Friends, the other day while I was getting everything set up for the Diary of An Arcade Employee Watch Party on Facebook – I stumbled across this 1980 marketing tape that was uploaded by The Video Game History Foundation. It is the first in a series of marketing tapes that were produced by the arcade game manufacturer Gremlin/Sega or Sega/Gremlin – depending on what year the particular game was released. This is truly a remarkable video on many levels – for one thing you get some amazing shots of the factory floor with employees working on everything from ROM boards to the arcade cabinets themselves. In addition you not only get some vintage arcade action but the video focuses on Gremlin/Sega titles like Deep Scan, Head On 2, and Monaco GP. And as I mentioned in the title itself – the video manages to start the whole thing off with a parody of Rocky‘s “Gonna Fly Now“!
You might be interested to know that Gremlin was founded in San Diego, California by Carl E. Grindle and Harry F. Fogleman in ’71 as a contract engineering firm. As I read online the duo had intended for the name of their new company to be a portmanteau of their last names – in this case “Grindleman Industries”. However as Alexander Smith shares in his 2019 book entitled They Create Worlds: The Story of the People and Companies That Shaped the Video Game Industry, Volume I – when they were phoning the Secretary of State’s office in Delaware – the clerk misheard the name as Gremlin.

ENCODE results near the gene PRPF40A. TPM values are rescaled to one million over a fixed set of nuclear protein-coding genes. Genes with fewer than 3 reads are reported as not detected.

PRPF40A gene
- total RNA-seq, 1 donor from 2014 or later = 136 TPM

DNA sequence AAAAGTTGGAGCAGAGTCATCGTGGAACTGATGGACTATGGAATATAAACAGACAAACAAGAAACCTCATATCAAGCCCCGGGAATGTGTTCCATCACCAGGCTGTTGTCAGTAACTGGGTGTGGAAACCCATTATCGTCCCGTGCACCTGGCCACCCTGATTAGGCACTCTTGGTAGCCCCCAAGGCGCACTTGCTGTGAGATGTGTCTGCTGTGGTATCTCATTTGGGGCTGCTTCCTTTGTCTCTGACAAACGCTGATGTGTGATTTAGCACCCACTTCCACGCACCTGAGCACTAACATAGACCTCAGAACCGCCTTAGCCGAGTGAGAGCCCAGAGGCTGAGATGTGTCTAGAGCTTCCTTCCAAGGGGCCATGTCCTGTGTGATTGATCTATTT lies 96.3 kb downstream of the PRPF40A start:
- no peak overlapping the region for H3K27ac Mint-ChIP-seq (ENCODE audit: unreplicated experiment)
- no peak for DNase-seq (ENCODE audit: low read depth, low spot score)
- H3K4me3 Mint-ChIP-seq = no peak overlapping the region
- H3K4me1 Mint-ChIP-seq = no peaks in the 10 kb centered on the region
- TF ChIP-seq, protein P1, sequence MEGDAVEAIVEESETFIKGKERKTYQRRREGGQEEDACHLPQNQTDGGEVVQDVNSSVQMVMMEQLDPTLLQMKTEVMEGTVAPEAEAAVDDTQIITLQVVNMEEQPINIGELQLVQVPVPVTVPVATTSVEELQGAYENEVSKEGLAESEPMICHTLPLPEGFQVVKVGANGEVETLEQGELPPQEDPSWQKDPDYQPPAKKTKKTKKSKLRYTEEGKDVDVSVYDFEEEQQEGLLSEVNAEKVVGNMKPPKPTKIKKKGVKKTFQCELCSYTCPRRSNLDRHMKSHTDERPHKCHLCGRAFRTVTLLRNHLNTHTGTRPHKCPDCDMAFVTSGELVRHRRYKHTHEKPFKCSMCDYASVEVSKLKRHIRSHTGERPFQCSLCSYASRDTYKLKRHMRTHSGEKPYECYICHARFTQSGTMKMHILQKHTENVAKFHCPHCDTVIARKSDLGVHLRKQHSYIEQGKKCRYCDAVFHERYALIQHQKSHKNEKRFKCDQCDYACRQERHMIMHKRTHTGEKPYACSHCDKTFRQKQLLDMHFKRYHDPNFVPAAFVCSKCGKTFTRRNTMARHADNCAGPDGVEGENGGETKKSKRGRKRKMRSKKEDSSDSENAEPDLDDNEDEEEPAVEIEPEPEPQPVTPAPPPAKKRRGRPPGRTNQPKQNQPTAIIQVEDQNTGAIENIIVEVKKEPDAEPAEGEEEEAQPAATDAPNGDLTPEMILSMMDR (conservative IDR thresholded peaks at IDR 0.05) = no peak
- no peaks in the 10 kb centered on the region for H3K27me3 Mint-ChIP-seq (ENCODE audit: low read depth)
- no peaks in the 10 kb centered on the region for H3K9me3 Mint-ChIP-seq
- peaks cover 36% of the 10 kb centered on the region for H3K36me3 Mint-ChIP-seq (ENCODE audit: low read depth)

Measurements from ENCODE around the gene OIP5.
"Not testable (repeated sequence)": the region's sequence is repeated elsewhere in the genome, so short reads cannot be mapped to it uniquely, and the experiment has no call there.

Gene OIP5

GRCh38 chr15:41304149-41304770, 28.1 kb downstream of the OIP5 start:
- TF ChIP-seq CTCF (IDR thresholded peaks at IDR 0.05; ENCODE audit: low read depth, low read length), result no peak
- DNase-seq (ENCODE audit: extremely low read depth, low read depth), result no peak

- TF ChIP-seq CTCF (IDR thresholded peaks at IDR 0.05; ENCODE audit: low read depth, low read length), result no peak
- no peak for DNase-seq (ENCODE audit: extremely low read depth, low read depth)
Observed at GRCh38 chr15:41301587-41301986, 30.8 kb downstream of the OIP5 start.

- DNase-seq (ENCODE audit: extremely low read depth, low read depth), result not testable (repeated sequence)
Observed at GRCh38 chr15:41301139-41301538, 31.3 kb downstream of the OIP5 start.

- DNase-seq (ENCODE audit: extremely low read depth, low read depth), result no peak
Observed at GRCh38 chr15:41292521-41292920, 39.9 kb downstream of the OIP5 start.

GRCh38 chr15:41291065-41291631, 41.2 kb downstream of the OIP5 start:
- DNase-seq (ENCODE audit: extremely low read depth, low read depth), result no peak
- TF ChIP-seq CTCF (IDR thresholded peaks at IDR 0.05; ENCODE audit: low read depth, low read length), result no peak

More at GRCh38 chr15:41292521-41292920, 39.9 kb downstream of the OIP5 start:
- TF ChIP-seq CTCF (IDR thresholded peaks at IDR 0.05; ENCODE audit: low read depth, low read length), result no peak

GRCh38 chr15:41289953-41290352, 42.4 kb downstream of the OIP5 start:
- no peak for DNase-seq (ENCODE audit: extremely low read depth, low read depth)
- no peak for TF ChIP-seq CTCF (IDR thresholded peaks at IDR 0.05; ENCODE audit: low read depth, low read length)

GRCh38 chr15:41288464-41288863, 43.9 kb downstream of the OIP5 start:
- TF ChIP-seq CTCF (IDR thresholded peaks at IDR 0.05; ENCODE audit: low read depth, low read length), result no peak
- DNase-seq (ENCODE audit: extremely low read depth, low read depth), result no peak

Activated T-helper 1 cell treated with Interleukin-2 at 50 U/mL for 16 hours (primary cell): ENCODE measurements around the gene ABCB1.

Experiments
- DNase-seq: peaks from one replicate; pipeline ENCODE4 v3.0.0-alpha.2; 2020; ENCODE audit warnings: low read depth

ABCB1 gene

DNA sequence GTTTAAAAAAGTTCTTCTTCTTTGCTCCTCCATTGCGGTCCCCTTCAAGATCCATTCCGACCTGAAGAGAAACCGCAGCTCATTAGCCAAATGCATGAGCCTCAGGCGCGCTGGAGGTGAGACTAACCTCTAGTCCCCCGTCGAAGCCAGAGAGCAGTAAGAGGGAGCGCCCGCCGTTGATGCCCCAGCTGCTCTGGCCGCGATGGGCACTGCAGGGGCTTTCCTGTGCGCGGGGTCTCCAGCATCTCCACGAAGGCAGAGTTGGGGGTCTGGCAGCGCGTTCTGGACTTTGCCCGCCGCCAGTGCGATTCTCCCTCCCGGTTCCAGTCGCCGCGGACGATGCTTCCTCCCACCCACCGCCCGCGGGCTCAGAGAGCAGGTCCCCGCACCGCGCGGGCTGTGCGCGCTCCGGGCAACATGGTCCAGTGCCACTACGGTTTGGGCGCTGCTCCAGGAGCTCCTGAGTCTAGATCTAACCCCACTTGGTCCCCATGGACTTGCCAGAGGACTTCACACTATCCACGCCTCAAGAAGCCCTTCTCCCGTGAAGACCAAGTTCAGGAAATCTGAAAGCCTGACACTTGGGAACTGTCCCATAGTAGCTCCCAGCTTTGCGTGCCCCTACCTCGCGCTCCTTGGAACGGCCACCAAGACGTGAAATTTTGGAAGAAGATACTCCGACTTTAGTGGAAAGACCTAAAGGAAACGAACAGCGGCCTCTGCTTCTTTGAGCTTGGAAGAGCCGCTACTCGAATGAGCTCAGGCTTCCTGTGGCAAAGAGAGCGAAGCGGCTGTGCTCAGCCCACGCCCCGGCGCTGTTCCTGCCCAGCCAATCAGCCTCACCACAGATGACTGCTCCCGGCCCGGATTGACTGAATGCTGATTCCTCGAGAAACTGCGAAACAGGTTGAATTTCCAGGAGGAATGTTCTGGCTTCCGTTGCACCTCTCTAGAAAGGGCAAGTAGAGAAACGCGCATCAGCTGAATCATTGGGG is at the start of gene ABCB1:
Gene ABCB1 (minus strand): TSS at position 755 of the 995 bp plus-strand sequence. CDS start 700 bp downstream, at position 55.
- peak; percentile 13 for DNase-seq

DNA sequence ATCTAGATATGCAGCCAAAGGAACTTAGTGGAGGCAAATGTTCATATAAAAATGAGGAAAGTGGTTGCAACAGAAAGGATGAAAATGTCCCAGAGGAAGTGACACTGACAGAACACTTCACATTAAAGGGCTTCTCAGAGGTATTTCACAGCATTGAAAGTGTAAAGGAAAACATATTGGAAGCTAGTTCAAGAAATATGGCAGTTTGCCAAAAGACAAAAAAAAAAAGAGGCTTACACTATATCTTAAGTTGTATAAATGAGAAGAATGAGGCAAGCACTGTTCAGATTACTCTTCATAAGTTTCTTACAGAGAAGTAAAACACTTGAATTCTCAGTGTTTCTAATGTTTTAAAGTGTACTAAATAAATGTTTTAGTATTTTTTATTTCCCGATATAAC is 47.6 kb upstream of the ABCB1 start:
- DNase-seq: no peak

Two years later and the company was producing electromechanical coin-operated wall games like Trapshoot, which required a Player to use a simple remote – pressing on the controller’s button would launch the clay pigeon and pressing it again would fire whichever shooter was highlighted.
It was in ’76 when Gremlin threw it’s hat into the ring of producing arcade titles with their “snake game” entitled Blockade – which was designed by Bob Pecareo, Lane Hauck, and Ago Kiss. Two years later the company was purchased by Sega and would go on to manufacture and license such titles as Depthcharge, Hustle, Astro Blaster, Carnival, Space Fury, and a little game called Frogger to name a few.
In closing out this article, the company became Sega Electronics in 1982, but I am sad to say was closed down in ’83 after being purchased by Bally Manufacturing. Having said that however they most certainly contributed quite a few classic arcade titles as their legacy in the Golden Age of the arcades.